If you travel with a Samsung Note 7, you're likely on the honor system when deciding whether to use or charge the device during a flight.
The Federal Aviation Administration says that because of concern about fires involving the new smartphone, it "strongly advises" airline passengers not to use or charge one or stow one in checked baggage.
It is very unusual for the FAA to warn passengers about a specific branded product.
And on Friday, the U.S Consumer Product Safety Commission urged owners of the phone to turn them off and leave them off. The agency said it was working with Samsung to launch an official recall as soon as possible. Samsung announced a voluntary recall of the device last week.
The three biggest U.S. airlines—American, Delta and United—said Friday that flight attendants will remind passengers of the FAA warning, but it was unclear how they would make sure that passengers keep the Samsung devices powered off.
Jeffrey Price, who wrote a book on aviation security, said flight attendants will have to patrol the aisles for scofflaws, and they might get help from people who turn in fellow passengers.
"I think they are going to have a hard time enforcing this one," he said. "Hopefully Samsung will make the appropriate fixes so their phones quit having issues sooner than later."
The FAA said it can't prohibit the devices until the product-safety commission issues a recall. A spokesman for the Transportation Security Administration declined to say whether screeners would look for the devices either in carry-on or checked bags.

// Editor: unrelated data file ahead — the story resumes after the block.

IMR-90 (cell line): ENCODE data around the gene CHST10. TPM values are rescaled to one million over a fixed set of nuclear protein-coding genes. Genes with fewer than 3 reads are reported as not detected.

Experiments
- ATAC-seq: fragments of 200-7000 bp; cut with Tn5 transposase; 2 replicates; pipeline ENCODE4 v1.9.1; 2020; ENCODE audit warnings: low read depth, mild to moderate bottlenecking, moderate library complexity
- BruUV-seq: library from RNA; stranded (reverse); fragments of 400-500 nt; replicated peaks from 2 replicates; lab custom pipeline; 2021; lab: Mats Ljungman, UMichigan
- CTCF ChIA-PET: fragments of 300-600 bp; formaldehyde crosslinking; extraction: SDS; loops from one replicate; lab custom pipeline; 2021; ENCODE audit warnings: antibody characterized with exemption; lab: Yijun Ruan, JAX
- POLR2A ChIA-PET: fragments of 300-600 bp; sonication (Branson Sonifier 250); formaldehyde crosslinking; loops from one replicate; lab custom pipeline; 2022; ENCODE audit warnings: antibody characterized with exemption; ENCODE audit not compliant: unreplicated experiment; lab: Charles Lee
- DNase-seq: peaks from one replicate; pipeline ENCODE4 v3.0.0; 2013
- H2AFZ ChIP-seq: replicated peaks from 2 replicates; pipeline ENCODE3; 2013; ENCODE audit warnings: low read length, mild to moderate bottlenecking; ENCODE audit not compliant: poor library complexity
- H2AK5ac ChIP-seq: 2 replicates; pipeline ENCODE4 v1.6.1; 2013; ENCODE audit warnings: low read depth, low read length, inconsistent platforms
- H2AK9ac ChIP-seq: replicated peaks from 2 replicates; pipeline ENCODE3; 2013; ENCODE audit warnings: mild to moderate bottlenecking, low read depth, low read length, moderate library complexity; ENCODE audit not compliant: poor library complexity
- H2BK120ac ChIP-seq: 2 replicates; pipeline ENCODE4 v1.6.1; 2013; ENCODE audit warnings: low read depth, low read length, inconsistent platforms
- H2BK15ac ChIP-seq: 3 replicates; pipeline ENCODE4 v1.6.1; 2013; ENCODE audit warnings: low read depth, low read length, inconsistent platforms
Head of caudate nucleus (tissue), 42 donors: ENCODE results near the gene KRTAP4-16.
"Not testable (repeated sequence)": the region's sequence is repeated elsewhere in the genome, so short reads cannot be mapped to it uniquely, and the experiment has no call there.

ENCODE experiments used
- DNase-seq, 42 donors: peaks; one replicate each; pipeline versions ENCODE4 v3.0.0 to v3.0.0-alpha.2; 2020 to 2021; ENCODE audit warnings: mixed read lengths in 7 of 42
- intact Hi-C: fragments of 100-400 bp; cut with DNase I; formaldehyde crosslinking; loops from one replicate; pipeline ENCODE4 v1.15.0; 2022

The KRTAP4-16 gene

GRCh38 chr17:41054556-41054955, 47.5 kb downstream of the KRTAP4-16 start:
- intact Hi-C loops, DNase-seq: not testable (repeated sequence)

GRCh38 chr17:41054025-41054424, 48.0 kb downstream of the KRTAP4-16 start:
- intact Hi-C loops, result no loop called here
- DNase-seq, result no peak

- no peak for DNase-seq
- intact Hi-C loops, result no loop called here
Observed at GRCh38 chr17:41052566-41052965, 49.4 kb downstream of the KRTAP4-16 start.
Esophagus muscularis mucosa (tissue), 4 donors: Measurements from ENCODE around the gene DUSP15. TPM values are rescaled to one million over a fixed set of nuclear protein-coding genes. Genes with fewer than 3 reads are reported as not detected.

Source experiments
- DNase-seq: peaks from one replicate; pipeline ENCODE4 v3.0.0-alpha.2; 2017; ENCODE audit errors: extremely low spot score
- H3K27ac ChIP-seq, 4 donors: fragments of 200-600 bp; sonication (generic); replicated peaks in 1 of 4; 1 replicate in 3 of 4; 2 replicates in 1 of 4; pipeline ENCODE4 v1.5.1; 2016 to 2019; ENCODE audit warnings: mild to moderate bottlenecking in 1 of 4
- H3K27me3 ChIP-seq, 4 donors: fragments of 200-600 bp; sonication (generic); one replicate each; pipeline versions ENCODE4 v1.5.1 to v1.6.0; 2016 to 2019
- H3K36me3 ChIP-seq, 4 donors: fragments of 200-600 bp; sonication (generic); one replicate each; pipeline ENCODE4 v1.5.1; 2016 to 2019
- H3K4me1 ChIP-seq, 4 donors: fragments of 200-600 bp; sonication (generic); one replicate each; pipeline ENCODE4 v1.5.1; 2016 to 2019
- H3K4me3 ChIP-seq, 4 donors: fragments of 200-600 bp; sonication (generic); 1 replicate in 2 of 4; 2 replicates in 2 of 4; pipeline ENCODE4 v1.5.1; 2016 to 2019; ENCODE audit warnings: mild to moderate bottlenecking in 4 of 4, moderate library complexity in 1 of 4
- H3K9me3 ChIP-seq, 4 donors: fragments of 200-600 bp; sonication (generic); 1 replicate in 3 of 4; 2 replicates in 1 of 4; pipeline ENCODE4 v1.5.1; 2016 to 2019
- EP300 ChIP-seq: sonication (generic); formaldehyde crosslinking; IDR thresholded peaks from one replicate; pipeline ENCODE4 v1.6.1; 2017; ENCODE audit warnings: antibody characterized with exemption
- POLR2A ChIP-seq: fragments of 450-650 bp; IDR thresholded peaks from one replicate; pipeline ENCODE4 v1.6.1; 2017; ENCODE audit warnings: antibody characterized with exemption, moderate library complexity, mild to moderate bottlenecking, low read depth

"Unless it is a strictly prohibited item, there's not much that the TSA can do," said Todd Curtis, director of an air-safety foundation. He said the airlines could act on their own to bar the phones, as they did last year with hoverboards.
Singapore Airlines said that it prohibited the use or charging of the Galaxy device during flights.
U.K.-based Virgin Atlantic and Australian carrier Qantas, like most U.S. airlines, said they would tell passengers not to check the Galaxy phone and to leave it switched off during flights.
Spirit Airlines said it would send customers an email 12 hours before their flight to tell them about the FAA warning.
Safety experts have been concerned for several years about the fire risk when lithium-ion batteries are used or even carried on flights.
In February, a UN aviation panel recommended that nations adopt a temporary ban on cargo shipments of rechargeable lithium batteries on passenger airlines, although the policy wouldn't apply to batteries inside devices like phones, laptops or tablets.
Shares of Samsung Electronics Co. tumbled 4 percent Friday, the worst decline for the company's stock since January.
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